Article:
Family vacations are a lot of fun, and many of us have fond memories of time spent with our family in places that are special to us. Sometimes, families purchase real estate either individually or as a group to enjoy vacations together. If your family owns a beach house, a timeshare, a hunting camp, a ski cabin, or some other type of vacation property, you will want to include plans for its ownership, use, and maintenance in your estate plan.
Vacation properties can provide years of enjoyment for generations of family members. However, for that to happen, each generation of owners of a vacation property must make plans for how the property will be owned and maintained after they pass away. If clear plans are not in place, the family vacation home could become a source of family feuding and economic stress.
The first step in planning for the transfer of your vacation property is gathering information about your family’s interests in the property. Talk with family members about the property and what they would like to see in the future regarding its ownership, care, and use. As difficult as it might be to discuss finances with family members, ask those whom you are planning to transfer ownership to about their ability to bear the financial costs associated with the property. You might be surprised at the information you learn through those conversations, but all of that information will help you create a workable plan for your property when you consider it in combination with the plans you were hoping to make for your vacation home. Also, having those conversations can help interested family members begin saving money now so that they’ll be able to help keep the vacation home for their use and enjoyment.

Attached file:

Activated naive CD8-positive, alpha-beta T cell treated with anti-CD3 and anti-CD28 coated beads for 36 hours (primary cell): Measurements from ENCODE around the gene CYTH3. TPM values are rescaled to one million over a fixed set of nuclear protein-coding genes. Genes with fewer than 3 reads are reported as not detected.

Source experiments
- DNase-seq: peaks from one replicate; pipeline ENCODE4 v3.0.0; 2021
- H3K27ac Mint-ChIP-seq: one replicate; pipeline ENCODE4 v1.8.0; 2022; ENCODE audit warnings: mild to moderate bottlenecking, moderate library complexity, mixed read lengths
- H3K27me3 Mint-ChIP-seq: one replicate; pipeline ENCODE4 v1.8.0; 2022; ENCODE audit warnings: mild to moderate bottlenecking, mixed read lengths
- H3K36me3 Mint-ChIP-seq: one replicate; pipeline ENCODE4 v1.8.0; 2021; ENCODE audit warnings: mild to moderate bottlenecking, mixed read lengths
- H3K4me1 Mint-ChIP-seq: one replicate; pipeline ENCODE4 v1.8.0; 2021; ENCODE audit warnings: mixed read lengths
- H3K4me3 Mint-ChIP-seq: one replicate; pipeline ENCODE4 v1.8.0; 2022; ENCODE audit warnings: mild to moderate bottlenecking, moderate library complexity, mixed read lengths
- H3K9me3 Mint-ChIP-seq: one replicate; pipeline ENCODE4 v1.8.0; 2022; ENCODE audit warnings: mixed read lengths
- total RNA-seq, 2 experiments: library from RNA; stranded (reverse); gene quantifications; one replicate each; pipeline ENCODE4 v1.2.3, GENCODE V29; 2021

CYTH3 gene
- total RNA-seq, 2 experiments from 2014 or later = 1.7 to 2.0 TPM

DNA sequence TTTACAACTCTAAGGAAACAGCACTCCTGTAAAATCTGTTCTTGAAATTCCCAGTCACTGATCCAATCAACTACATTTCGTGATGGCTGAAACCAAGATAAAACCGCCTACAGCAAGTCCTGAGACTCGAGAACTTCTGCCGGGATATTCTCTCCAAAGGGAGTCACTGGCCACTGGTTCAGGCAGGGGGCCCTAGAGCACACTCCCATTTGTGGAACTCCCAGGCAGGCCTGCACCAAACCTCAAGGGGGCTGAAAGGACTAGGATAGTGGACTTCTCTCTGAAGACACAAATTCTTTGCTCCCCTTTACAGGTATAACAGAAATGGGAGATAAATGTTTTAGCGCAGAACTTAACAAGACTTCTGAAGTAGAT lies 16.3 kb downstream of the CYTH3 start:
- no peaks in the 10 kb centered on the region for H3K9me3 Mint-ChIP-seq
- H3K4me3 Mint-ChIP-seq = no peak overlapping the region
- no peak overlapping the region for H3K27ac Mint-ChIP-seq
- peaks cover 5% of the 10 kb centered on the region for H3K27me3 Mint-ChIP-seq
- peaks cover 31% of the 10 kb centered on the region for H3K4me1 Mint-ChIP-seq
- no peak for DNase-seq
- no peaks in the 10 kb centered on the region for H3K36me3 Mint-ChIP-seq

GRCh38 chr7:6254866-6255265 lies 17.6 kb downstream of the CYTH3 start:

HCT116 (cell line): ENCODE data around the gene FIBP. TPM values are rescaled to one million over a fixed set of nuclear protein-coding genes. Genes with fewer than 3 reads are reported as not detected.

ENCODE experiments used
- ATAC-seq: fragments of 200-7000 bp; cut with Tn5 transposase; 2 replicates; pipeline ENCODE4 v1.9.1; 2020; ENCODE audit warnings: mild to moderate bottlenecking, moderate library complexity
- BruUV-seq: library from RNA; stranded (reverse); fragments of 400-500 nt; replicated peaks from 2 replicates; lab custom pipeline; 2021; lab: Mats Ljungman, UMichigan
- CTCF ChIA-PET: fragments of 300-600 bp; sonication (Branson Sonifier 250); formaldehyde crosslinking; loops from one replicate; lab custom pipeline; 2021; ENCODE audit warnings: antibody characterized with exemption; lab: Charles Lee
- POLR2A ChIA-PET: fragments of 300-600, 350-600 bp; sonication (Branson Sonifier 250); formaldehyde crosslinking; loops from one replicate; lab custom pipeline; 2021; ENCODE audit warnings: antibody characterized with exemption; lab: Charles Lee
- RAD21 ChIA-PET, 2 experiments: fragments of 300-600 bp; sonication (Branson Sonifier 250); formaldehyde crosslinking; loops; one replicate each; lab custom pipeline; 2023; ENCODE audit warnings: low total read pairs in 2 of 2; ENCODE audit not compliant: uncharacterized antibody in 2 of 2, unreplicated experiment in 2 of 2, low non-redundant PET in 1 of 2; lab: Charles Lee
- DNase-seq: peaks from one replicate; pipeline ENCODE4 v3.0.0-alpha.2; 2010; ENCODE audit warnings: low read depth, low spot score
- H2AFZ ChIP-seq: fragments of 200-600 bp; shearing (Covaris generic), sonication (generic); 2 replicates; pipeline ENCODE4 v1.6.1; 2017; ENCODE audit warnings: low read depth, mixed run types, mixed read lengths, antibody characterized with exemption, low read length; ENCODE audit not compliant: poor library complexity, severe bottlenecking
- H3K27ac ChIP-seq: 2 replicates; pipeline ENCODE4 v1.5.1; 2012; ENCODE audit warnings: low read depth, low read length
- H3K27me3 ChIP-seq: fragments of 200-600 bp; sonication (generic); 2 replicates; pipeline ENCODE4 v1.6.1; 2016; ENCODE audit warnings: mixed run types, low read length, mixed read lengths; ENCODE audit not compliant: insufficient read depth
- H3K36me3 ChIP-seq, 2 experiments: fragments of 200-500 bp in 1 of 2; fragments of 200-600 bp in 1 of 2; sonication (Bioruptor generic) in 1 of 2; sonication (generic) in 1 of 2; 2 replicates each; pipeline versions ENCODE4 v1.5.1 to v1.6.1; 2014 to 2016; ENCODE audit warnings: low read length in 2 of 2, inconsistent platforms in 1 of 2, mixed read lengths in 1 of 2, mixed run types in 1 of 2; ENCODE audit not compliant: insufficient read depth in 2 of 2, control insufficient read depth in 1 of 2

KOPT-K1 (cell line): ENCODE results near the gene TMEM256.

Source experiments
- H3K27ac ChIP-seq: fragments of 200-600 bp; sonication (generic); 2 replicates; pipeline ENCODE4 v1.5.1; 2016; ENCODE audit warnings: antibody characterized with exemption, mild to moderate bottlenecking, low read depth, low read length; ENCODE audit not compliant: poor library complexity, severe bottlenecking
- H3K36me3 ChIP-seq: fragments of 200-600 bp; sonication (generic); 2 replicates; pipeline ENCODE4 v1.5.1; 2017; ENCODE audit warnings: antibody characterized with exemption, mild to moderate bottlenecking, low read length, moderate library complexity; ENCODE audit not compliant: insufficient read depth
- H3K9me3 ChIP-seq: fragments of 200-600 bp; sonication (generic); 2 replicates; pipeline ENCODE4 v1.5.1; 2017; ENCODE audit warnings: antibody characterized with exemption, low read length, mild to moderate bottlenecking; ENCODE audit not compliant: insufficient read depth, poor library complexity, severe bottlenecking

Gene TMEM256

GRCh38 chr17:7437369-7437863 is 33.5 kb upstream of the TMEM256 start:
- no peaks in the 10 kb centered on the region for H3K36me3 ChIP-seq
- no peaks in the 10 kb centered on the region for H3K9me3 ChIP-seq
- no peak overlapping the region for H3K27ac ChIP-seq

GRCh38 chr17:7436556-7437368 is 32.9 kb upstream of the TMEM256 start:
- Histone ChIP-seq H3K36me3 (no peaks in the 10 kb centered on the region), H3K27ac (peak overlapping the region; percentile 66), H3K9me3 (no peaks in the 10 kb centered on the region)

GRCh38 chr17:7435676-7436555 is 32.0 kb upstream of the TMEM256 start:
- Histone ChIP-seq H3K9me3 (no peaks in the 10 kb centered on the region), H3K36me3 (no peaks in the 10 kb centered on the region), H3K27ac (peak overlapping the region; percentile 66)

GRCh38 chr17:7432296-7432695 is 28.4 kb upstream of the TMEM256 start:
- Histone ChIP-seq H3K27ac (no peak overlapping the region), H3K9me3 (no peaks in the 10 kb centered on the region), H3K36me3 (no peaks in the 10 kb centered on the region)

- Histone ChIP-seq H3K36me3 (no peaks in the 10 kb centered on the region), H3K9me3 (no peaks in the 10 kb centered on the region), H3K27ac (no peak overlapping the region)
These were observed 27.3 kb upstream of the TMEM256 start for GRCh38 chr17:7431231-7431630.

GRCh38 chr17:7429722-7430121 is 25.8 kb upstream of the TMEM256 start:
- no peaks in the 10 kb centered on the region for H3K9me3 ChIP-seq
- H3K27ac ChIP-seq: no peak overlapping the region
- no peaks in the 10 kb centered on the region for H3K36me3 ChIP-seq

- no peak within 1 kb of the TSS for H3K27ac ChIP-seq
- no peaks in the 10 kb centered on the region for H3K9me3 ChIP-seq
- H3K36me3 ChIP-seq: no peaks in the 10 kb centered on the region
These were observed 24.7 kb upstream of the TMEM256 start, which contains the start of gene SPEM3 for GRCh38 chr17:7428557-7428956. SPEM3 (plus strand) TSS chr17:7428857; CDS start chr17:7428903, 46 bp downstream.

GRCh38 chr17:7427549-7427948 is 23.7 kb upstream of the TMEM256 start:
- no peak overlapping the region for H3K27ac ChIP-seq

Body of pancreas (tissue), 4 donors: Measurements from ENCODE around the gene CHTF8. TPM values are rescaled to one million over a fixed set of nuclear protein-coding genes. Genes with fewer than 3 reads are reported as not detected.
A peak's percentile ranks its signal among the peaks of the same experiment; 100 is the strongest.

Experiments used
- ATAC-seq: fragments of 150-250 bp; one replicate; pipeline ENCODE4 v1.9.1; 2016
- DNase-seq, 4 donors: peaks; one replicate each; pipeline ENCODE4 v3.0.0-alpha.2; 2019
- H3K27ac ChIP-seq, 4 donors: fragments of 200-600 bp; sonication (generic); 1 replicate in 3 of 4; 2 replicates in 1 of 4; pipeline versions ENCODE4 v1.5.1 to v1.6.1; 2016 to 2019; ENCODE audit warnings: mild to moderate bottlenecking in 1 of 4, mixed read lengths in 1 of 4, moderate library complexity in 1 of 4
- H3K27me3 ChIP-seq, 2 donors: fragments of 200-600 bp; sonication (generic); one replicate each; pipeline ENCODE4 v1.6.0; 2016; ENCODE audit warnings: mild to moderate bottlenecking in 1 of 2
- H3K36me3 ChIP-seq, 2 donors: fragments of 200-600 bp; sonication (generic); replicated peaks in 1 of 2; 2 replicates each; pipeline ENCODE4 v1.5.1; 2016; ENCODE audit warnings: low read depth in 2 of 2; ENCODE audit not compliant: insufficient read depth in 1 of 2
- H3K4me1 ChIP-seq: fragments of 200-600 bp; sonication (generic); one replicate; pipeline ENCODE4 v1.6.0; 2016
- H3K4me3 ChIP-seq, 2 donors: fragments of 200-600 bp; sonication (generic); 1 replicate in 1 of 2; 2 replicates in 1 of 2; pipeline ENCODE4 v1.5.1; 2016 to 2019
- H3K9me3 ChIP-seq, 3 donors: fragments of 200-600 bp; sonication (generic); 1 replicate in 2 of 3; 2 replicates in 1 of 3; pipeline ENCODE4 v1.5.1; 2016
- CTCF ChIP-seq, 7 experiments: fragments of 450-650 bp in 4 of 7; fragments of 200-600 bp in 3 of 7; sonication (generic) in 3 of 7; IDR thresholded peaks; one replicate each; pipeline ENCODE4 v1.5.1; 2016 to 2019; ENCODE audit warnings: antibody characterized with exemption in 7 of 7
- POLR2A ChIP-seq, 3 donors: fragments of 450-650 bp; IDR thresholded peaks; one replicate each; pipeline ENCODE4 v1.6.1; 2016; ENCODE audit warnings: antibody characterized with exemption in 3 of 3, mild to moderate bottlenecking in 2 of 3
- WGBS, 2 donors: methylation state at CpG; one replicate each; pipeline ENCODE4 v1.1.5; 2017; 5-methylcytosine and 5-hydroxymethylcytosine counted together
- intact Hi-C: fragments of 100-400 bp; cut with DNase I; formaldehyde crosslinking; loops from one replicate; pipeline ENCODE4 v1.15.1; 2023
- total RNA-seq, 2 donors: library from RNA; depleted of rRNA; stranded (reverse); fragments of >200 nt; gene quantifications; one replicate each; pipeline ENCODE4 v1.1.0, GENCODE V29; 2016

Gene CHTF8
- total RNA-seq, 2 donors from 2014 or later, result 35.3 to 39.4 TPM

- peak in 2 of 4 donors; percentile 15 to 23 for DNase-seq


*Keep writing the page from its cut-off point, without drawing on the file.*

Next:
As you work with your estate planning attorney to make provisions in your estate plan for your family’s vacation property, you may have more options available to you than you realize. Trusts and business entities, either together or separately, are examples of ways vacation property owners can plan for the future enjoyment of their properties by their families.
For example, you may be able to create a limited liability corporation or a partnership and transfer ownership of the property to that entity when you pass away. If you decide to go that route, make sure that the documents that you create to establish the business entity set out clear rules for who is responsible for managing the property as well as a budget for the property’s expenses and any rules that pertain to the use of the property. The documents should also include buyout and transfer provisions so that future owners can pass along their ownership interests to their own families or buy out the shares of family members who are no longer interested in owning their share.
Vacation homes are assets that require careful consideration in an estate plan. To learn more about how a Kansas estate planning attorney can help you plan for the future of your family’s vacation home, call Wichita attorney J. Joseph Weber at 316-265-7802, or contact us on the internet to schedule a consultation.